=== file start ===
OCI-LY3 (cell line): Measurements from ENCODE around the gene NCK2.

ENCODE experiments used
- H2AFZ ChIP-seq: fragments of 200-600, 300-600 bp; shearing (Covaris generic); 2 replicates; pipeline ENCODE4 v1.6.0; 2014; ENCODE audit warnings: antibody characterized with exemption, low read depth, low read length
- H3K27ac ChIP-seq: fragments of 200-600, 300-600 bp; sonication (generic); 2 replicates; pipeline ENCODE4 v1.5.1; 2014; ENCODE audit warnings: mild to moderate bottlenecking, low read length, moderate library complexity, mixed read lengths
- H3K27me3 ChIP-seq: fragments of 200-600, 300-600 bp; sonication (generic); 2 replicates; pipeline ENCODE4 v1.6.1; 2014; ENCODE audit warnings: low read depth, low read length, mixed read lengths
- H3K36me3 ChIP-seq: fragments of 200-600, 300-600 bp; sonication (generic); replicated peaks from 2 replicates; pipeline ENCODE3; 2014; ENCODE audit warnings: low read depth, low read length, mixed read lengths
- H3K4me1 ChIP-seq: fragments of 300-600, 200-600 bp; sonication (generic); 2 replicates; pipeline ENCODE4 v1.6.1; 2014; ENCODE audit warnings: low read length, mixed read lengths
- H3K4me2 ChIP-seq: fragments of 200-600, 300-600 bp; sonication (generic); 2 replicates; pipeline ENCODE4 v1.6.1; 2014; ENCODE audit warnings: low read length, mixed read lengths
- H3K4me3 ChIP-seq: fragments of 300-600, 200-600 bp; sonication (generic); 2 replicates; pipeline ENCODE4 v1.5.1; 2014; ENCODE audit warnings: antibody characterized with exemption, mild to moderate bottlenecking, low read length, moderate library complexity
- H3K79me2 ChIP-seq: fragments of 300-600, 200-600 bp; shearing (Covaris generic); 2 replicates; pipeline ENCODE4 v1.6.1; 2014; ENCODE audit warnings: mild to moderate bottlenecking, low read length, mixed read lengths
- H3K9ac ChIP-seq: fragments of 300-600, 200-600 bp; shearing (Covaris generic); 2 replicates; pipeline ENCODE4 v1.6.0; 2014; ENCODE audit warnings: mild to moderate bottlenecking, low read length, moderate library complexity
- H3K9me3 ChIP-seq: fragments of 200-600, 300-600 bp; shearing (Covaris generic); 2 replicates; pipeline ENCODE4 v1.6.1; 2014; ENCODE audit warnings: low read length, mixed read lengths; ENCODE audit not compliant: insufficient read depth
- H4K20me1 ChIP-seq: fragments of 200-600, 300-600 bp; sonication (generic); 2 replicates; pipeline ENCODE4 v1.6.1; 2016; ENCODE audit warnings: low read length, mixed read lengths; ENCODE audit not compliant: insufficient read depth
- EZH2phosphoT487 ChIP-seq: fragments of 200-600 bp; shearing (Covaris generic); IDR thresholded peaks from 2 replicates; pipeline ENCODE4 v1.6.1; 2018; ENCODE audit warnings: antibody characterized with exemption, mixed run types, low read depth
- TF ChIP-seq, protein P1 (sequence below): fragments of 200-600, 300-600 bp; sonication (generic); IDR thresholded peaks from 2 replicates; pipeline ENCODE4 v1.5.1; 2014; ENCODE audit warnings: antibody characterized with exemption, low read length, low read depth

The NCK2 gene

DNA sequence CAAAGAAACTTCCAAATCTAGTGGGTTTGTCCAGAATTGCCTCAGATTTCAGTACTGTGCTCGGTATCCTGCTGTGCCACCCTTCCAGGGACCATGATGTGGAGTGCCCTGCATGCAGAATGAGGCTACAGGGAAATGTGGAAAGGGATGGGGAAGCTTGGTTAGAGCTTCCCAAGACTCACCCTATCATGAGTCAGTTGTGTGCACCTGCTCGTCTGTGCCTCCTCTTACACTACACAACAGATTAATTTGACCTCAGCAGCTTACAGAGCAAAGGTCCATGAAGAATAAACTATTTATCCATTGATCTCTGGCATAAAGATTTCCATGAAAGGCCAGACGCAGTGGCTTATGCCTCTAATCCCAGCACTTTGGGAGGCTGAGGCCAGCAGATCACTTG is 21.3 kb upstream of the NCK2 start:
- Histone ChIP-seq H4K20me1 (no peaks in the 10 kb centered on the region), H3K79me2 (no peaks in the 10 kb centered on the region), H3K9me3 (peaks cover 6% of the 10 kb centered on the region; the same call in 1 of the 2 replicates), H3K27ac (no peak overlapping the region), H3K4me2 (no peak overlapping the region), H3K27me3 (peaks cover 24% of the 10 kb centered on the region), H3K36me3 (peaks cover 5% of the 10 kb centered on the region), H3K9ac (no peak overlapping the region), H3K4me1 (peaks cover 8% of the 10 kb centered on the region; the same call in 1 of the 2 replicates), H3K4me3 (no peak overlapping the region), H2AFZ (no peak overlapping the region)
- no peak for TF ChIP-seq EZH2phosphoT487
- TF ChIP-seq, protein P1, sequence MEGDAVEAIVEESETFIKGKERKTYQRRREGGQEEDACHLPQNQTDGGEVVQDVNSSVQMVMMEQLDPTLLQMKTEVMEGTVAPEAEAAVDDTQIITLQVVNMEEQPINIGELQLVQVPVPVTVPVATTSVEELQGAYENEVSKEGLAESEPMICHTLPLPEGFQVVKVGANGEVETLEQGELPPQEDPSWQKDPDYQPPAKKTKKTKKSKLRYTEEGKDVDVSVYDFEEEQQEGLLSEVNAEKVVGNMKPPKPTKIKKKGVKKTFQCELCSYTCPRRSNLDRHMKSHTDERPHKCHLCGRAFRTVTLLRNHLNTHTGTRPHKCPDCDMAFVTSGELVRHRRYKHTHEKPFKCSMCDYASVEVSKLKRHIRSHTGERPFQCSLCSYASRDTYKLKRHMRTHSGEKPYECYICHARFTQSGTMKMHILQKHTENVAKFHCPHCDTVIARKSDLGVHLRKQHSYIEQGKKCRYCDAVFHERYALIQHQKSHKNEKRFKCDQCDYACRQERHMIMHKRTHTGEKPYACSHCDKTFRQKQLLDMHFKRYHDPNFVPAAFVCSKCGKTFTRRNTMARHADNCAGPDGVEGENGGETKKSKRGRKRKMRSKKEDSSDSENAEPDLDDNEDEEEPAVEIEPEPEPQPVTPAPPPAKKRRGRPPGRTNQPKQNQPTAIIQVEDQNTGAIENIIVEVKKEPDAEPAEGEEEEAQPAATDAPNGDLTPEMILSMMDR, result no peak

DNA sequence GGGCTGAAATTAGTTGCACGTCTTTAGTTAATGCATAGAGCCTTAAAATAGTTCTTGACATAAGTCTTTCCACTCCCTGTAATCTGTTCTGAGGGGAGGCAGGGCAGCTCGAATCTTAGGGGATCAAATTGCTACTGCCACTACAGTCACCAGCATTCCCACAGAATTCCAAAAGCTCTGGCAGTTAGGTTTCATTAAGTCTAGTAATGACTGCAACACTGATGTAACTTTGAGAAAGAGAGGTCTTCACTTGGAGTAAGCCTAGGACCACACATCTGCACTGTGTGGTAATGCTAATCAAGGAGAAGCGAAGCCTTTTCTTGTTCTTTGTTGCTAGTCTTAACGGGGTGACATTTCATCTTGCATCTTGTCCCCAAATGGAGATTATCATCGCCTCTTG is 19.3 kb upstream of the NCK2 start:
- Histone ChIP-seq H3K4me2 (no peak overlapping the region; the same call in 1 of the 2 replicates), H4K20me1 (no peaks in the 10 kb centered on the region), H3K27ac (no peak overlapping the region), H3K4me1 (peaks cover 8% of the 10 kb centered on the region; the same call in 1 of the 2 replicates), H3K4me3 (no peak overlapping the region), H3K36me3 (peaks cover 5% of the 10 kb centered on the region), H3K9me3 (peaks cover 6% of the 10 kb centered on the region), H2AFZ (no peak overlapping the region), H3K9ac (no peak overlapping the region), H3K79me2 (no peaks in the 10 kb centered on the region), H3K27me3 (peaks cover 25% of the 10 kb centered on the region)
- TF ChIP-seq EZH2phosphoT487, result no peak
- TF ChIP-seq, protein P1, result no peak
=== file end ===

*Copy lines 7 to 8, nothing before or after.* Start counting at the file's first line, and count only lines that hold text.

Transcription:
- H3K4me1 ChIP-seq: fragments of 300-600, 200-600 bp; sonication (generic); 2 replicates; pipeline ENCODE4 v1.6.1; 2014; ENCODE audit warnings: low read length, mixed read lengths
- H3K4me2 ChIP-seq: fragments of 200-600, 300-600 bp; sonication (generic); 2 replicates; pipeline ENCODE4 v1.6.1; 2014; ENCODE audit warnings: low read length, mixed read lengths